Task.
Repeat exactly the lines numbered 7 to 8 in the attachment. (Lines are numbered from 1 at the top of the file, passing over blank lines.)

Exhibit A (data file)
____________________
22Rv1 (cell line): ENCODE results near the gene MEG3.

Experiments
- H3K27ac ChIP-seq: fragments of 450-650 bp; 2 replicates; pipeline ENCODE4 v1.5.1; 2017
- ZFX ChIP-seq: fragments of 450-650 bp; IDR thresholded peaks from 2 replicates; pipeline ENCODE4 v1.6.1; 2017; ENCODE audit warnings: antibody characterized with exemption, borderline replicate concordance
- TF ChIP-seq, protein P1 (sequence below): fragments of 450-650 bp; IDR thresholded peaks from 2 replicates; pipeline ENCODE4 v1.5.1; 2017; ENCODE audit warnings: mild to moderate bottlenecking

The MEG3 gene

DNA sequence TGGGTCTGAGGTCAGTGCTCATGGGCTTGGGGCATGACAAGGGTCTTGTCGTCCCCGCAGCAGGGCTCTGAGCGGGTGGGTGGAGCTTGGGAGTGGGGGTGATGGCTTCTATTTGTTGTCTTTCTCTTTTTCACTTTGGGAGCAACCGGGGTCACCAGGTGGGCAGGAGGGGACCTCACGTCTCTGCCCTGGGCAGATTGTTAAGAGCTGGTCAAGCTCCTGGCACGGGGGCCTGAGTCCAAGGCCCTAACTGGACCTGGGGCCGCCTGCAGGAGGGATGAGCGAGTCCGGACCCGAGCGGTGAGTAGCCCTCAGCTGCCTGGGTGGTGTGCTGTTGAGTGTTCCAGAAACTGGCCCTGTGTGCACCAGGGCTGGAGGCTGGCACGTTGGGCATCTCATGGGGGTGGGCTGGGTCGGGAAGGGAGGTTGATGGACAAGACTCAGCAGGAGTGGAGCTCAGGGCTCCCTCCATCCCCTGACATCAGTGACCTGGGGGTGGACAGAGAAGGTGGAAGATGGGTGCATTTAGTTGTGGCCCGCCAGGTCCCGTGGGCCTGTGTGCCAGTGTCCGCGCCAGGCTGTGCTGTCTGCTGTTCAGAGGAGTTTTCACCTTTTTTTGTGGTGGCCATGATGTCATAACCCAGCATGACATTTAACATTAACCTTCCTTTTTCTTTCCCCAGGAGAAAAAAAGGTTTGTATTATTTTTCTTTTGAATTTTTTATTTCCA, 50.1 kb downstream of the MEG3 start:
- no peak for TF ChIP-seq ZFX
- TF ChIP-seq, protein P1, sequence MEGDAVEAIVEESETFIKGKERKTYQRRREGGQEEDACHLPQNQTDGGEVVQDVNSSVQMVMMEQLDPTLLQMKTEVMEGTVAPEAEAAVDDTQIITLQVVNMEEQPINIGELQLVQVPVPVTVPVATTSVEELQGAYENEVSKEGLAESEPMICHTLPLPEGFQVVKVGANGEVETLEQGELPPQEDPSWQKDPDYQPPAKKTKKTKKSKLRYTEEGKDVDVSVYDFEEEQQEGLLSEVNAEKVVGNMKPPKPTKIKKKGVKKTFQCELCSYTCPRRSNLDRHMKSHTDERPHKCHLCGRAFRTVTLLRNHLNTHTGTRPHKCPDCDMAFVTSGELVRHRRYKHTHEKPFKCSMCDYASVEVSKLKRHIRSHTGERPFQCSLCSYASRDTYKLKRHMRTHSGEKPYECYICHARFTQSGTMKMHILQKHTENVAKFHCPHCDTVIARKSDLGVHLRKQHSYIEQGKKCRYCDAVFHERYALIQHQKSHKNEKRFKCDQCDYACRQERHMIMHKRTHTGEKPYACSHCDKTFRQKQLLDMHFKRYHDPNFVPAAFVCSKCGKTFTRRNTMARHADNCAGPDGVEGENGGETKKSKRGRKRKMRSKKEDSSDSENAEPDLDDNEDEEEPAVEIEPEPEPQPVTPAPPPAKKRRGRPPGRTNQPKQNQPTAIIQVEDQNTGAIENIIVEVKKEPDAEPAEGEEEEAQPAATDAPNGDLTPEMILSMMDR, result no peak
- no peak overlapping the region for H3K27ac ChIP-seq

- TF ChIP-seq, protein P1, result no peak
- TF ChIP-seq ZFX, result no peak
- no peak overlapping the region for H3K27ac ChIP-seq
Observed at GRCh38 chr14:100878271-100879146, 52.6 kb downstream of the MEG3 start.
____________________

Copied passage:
DNA sequence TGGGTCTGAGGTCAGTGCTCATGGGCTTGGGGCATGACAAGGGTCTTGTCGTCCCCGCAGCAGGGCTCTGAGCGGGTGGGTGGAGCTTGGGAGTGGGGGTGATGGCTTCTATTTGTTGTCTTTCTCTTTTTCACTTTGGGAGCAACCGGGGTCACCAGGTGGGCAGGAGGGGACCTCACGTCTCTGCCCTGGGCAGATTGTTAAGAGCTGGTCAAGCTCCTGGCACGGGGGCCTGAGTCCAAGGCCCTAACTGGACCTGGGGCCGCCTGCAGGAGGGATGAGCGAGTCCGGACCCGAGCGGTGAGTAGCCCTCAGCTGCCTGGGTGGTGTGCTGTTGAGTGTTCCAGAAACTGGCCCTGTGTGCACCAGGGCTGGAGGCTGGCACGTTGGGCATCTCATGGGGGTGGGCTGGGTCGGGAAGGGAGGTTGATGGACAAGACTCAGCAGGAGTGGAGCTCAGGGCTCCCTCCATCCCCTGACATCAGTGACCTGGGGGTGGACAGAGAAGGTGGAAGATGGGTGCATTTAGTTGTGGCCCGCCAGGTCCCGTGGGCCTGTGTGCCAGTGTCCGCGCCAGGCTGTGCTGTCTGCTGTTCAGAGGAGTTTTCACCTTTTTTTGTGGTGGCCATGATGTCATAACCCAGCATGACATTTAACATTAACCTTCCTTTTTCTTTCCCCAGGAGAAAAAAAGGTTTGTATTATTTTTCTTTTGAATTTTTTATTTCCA, 50.1 kb downstream of the MEG3 start:
- no peak for TF ChIP-seq ZFX